The 9 Best Glass Rinsers
This wiki has been updated 9 times since it was first published in April of 2020. Dedicated rinsers offer a way to easily wash a high volume of glasses, cups, mugs, and milk steamers without laborious scrubbing, which is great for helping bars and cafes run smoothly. However, hobbyists interested in making espresso beverages and homebrew, or even people who simply make a lot of smoothies and cocktails, will love the utility these devices provide just as much. When users buy our independently chosen editorial selections, we may earn commissions to help fund the Wiki.
May 21, 2020:
One of the most important considerations to make when deciding on a rinser is what kind of installation you're comfortable with. While people with dedicated homebrew stations in their garage or owners of a professional might be comfortable creating holes in their counter for plumbing tubes or an entirely flush-mounted model, those working in their home kitchen might find that to be overkill for their needs.
The Delta Faucet GR150 is one of the best choices for those looking to avoid a lengthy or destructive installation. The device takes up barely any counter space since it's designed to fit in the holes that are often already present next to a kitchen faucet. Since it drains into your existing sink, the plumbing portion of its installation only consists of tapping off of the water supply under the sink with a T-valve. It's a great choice for washing a wide variety of cups, but those with more professional rigs in their garage might not like that it can't be installed in as many locations.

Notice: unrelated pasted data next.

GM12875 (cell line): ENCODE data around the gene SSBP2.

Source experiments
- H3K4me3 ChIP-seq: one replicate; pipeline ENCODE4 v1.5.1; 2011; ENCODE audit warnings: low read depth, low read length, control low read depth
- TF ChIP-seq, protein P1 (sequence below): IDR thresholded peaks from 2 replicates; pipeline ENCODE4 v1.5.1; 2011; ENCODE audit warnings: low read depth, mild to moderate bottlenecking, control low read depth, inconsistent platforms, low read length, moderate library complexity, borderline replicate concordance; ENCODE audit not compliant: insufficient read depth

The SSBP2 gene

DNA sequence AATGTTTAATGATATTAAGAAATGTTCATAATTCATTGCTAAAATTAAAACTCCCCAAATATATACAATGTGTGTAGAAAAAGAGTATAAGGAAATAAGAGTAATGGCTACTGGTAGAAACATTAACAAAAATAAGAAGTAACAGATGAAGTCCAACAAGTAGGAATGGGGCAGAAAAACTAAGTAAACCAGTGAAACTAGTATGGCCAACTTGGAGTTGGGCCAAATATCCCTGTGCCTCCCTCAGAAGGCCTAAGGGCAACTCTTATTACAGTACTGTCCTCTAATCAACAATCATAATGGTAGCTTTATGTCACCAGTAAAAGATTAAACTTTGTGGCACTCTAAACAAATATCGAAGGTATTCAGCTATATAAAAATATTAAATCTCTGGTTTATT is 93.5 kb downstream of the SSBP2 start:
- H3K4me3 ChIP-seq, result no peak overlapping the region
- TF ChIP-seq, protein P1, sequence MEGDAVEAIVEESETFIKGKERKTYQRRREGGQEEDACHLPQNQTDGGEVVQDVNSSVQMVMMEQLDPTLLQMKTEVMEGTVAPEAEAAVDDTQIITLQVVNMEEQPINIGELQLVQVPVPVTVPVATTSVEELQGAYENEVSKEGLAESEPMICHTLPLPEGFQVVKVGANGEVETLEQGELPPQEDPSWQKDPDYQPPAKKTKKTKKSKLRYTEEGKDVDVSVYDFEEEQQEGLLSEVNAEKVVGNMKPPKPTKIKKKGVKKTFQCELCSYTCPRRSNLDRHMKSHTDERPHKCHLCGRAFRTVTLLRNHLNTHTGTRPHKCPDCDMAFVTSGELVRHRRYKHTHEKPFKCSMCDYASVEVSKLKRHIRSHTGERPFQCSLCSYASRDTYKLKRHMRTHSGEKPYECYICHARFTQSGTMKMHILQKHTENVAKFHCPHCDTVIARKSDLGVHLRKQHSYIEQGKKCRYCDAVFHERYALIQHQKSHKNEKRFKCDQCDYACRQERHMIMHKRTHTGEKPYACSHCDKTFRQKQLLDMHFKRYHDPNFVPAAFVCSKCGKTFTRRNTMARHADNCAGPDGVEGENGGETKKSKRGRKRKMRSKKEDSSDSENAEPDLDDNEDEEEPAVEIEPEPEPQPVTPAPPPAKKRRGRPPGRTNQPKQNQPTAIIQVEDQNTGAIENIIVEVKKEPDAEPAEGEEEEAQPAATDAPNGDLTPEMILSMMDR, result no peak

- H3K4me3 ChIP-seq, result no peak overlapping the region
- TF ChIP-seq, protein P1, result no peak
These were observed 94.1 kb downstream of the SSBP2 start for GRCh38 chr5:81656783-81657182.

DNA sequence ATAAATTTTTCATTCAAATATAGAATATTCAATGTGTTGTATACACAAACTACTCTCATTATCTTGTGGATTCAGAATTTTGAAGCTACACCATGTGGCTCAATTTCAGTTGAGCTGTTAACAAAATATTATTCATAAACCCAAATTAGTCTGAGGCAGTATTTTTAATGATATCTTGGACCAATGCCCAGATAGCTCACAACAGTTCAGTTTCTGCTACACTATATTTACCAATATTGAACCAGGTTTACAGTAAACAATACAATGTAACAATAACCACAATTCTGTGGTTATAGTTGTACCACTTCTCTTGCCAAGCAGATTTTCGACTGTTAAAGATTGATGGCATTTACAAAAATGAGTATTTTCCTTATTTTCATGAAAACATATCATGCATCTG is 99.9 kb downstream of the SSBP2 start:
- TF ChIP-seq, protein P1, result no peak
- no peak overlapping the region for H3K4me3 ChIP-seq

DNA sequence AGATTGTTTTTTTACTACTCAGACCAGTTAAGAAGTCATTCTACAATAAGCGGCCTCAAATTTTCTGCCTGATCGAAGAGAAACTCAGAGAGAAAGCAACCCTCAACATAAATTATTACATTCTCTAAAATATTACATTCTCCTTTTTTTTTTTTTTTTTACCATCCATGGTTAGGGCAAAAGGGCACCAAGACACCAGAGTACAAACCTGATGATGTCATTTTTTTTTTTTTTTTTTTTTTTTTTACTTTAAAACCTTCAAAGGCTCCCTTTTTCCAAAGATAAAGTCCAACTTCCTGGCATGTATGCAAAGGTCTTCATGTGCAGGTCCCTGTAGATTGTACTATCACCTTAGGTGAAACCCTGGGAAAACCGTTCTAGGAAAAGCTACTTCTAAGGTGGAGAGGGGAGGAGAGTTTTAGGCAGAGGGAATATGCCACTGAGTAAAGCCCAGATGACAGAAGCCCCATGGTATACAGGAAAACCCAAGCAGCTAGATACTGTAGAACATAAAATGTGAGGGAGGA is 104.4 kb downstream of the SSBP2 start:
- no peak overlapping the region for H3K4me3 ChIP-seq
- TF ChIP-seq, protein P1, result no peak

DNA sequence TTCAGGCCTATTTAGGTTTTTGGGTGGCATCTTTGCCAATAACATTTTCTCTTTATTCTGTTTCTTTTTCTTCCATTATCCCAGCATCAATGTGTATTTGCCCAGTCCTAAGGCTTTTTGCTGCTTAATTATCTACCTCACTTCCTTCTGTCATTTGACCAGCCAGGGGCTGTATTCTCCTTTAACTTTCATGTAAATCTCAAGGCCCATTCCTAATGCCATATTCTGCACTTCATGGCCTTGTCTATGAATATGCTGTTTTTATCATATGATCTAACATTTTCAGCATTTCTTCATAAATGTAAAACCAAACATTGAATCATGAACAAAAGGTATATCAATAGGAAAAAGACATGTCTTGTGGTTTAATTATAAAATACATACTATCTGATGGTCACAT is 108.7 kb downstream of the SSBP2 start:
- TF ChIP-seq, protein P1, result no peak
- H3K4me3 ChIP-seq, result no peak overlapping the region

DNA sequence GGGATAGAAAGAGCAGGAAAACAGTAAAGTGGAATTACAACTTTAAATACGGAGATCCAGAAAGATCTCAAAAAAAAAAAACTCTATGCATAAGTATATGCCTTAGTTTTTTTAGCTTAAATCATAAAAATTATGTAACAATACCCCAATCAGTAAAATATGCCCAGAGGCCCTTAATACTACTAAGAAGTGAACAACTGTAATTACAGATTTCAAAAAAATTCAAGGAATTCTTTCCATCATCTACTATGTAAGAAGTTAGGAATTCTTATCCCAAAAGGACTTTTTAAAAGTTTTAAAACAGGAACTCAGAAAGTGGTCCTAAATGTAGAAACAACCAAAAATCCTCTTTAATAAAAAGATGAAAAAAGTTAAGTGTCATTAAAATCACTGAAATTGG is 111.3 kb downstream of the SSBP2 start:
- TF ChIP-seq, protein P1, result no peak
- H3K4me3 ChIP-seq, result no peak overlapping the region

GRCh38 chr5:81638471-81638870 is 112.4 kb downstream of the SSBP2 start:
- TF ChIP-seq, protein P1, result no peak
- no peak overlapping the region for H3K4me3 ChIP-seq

The Fdit Bar Cleaner is another model that takes advantage of the sink you already have in order to eliminate a laborious installation. Unfortunately the hardware included with it taps off of your sink's water supply by attaching to the faucet directly, which can be annoying since it means you'll have to unscrew it everytime you want to use it for something else. This is also the only model on the list that can handle large blenders.
If you're trying to get the same utility as the professional-grade models but still want to reduce your install difficulty, check out the YBB Bar Cafe Rinser and Krome Dispense Rinser Tray. The former simply sets on top of your counter, and the latter attaches with just a few screws. These models will still require you to use custom hardware for hooking up water supply and drainage lines.
Those who are trying to create the most professional setup possible should consider options like the EspressoParts EPPR6102 and the YBB Coffee Shop Washer. It's hard to beat the utility and polished look of these selections, which is why these and similar models can be so easily found in cafes and bars around the world. When selecting one of these designs, keep in mind that those with integrated drip trays are generally lower profile and provide a small space to rest drying glasses, but those with integrated pans are better equipped to handle beverages that are viscous or contain ice and garnishes because of their capacity and generally larger drains.
As a final note, I'd like to offer a tip known to many baristas. Your rinser drain will most likely become clogged from time to time when under daily use, and a quick fix is pouring a cup of boiling hot water down its drain. If the clog is caused by milk or other thick liquids, this will often do the trick. When using this method, take care to not overflow or otherwise spill the hot water in order to avoid accidental burns.